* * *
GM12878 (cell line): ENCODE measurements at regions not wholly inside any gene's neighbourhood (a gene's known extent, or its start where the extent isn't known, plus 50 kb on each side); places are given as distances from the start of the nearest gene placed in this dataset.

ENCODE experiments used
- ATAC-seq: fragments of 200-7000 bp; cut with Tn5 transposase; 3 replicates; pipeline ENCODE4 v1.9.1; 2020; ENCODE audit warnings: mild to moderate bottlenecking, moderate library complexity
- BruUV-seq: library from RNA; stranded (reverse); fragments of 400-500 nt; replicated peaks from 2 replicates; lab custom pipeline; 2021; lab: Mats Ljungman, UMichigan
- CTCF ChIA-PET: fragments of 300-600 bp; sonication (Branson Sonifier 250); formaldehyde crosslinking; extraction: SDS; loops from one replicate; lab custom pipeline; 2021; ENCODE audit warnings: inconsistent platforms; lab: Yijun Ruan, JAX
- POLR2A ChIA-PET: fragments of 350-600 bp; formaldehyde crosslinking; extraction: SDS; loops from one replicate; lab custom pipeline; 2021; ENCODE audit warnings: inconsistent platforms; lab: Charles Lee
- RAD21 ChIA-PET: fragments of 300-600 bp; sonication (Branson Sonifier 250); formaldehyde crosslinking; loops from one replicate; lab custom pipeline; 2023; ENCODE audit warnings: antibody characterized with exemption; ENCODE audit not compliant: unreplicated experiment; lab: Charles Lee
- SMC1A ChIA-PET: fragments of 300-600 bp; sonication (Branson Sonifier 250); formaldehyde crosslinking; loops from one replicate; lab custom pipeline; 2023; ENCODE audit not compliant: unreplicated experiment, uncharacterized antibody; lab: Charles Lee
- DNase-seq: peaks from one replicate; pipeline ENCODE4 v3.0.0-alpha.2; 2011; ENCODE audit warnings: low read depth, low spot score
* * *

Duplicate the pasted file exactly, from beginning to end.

GM12878 (cell line): ENCODE measurements at regions not wholly inside any gene's neighbourhood (a gene's known extent, or its start where the extent isn't known, plus 50 kb on each side); places are given as distances from the start of the nearest gene placed in this dataset.

ENCODE experiments used
- ATAC-seq: fragments of 200-7000 bp; cut with Tn5 transposase; 3 replicates; pipeline ENCODE4 v1.9.1; 2020; ENCODE audit warnings: mild to moderate bottlenecking, moderate library complexity
- BruUV-seq: library from RNA; stranded (reverse); fragments of 400-500 nt; replicated peaks from 2 replicates; lab custom pipeline; 2021; lab: Mats Ljungman, UMichigan
- CTCF ChIA-PET: fragments of 300-600 bp; sonication (Branson Sonifier 250); formaldehyde crosslinking; extraction: SDS; loops from one replicate; lab custom pipeline; 2021; ENCODE audit warnings: inconsistent platforms; lab: Yijun Ruan, JAX
- POLR2A ChIA-PET: fragments of 350-600 bp; formaldehyde crosslinking; extraction: SDS; loops from one replicate; lab custom pipeline; 2021; ENCODE audit warnings: inconsistent platforms; lab: Charles Lee
- RAD21 ChIA-PET: fragments of 300-600 bp; sonication (Branson Sonifier 250); formaldehyde crosslinking; loops from one replicate; lab custom pipeline; 2023; ENCODE audit warnings: antibody characterized with exemption; ENCODE audit not compliant: unreplicated experiment; lab: Charles Lee
- SMC1A ChIA-PET: fragments of 300-600 bp; sonication (Branson Sonifier 250); formaldehyde crosslinking; loops from one replicate; lab custom pipeline; 2023; ENCODE audit not compliant: unreplicated experiment, uncharacterized antibody; lab: Charles Lee
- DNase-seq: peaks from one replicate; pipeline ENCODE4 v3.0.0-alpha.2; 2011; ENCODE audit warnings: low read depth, low spot score